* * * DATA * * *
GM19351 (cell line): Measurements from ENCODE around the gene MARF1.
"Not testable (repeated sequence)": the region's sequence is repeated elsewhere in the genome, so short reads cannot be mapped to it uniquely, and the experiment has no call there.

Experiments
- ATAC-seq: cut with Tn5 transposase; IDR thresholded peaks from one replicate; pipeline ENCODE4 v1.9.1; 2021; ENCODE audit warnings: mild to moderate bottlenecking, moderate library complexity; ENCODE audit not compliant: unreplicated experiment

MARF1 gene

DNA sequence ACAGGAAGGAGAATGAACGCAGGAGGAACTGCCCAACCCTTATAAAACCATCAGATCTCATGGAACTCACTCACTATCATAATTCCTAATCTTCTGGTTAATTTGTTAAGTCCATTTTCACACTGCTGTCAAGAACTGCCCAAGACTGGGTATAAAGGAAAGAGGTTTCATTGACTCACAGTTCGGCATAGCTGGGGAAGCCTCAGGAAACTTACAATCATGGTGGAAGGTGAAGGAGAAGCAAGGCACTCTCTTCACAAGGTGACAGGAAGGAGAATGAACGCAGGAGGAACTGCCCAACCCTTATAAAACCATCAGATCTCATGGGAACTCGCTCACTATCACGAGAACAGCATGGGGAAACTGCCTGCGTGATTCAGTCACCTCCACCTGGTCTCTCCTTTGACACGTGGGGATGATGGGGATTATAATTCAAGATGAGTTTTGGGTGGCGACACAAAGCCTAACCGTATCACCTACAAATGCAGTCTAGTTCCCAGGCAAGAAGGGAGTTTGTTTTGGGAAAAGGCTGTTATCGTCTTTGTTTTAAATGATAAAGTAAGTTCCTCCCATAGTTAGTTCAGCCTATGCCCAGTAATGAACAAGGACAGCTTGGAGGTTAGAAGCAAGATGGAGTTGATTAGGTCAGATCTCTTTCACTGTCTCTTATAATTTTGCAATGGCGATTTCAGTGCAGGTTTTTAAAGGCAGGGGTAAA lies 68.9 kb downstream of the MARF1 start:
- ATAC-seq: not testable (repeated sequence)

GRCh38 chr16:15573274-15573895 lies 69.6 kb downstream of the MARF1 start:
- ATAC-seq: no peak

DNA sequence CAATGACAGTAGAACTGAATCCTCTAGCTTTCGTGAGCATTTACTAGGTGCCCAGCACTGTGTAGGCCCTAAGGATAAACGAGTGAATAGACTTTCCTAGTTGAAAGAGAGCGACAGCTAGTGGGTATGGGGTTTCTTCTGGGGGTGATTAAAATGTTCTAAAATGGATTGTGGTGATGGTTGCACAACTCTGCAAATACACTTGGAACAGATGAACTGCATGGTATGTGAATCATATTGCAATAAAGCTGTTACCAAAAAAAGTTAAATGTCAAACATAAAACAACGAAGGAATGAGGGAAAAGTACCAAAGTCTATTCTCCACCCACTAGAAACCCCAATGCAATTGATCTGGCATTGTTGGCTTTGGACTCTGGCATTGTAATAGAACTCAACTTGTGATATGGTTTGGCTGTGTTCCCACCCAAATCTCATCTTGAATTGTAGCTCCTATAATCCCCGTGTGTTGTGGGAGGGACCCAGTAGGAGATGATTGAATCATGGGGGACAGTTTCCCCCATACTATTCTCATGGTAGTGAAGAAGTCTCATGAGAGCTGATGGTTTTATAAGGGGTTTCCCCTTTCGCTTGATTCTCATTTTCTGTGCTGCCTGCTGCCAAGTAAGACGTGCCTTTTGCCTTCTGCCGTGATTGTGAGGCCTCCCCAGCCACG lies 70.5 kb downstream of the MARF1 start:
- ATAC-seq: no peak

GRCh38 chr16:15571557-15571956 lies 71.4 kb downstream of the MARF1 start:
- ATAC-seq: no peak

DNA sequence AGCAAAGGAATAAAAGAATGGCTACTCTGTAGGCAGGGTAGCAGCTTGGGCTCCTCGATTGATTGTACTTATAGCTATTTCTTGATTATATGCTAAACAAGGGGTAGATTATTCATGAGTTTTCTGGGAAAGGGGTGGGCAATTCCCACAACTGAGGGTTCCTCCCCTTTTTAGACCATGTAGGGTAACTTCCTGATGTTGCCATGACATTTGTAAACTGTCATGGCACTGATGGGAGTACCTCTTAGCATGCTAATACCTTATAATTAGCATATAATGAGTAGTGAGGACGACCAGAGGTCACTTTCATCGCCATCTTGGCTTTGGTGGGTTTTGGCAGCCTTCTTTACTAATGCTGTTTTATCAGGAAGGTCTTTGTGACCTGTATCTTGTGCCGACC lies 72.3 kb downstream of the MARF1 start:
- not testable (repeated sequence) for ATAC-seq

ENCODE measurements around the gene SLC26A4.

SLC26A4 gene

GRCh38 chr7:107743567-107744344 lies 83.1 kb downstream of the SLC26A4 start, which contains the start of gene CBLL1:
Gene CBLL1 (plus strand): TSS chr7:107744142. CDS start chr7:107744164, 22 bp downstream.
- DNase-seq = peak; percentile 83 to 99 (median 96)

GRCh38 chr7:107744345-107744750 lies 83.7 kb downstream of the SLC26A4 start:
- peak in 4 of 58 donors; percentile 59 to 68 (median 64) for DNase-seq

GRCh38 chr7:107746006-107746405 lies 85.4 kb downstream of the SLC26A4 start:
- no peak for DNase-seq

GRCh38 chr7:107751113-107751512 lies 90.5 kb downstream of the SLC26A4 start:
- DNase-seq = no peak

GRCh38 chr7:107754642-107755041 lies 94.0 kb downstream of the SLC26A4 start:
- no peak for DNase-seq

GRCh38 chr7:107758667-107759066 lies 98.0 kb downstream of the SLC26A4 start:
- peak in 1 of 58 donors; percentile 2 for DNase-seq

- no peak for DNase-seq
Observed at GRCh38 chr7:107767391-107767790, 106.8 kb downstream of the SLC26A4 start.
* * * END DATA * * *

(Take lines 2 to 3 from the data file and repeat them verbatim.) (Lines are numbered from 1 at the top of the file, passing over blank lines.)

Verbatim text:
"Not testable (repeated sequence)": the region's sequence is repeated elsewhere in the genome, so short reads cannot be mapped to it uniquely, and the experiment has no call there.

Experiments